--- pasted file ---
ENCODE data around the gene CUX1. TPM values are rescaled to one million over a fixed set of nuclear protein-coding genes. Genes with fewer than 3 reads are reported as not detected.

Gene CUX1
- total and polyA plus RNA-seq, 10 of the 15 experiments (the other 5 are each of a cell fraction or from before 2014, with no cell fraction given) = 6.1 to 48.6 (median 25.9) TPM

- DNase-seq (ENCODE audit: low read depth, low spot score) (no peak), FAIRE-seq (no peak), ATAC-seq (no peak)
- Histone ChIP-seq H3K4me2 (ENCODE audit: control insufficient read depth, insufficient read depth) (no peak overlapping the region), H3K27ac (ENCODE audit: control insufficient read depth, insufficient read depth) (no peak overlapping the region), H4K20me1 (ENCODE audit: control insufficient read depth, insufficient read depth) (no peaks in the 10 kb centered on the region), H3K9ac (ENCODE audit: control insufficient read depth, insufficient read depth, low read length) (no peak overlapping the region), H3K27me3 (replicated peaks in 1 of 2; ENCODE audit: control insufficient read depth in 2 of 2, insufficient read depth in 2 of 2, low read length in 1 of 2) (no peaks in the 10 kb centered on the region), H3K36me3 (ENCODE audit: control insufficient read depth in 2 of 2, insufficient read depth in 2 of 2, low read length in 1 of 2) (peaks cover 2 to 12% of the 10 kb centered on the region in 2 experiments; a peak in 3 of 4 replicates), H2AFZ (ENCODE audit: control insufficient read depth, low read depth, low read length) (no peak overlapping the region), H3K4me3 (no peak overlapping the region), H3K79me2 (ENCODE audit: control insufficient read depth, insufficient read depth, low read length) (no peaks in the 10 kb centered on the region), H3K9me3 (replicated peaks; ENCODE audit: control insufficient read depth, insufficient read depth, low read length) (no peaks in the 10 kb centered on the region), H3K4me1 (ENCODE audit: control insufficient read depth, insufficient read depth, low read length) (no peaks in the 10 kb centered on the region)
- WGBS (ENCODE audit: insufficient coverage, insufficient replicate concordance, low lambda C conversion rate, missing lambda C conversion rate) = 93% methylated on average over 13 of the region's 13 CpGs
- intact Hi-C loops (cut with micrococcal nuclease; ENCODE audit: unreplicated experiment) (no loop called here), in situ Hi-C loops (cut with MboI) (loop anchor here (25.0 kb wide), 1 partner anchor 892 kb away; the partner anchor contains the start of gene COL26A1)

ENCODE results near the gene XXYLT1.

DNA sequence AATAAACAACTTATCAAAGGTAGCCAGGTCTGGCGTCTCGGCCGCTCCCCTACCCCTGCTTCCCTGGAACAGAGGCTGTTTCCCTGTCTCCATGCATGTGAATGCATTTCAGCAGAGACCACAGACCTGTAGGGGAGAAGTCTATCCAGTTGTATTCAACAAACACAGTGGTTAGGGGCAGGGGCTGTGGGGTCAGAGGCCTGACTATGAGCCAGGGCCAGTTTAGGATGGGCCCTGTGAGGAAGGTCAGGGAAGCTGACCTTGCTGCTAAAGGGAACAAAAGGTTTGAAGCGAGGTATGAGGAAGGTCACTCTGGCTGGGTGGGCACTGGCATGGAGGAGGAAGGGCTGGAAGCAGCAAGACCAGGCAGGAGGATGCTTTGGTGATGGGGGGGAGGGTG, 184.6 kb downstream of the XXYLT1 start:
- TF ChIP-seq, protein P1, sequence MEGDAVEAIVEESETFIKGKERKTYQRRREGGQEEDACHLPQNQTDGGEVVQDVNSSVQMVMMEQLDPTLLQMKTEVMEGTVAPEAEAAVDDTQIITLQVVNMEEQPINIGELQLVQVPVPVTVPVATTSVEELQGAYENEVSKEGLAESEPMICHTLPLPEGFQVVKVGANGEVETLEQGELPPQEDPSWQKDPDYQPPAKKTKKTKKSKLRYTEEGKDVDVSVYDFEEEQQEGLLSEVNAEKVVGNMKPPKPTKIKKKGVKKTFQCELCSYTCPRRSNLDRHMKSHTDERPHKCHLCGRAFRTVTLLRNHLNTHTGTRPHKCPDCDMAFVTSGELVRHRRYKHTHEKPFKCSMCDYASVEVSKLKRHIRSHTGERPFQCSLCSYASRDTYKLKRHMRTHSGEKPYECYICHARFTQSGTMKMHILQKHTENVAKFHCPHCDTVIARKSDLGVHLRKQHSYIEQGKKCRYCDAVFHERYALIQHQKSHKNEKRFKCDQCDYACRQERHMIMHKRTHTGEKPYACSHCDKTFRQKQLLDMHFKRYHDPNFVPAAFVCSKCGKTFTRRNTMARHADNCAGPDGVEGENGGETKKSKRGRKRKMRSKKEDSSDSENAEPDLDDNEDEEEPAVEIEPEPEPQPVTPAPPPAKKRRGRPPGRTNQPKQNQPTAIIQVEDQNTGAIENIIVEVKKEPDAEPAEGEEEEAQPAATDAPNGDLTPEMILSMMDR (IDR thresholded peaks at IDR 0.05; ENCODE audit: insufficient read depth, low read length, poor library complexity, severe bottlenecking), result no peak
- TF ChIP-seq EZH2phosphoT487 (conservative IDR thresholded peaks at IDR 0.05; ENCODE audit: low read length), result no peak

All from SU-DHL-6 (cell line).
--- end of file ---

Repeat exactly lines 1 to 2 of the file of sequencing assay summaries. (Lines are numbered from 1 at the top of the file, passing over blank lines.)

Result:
ENCODE data around the gene CUX1. TPM values are rescaled to one million over a fixed set of nuclear protein-coding genes. Genes with fewer than 3 reads are reported as not detected.

Gene CUX1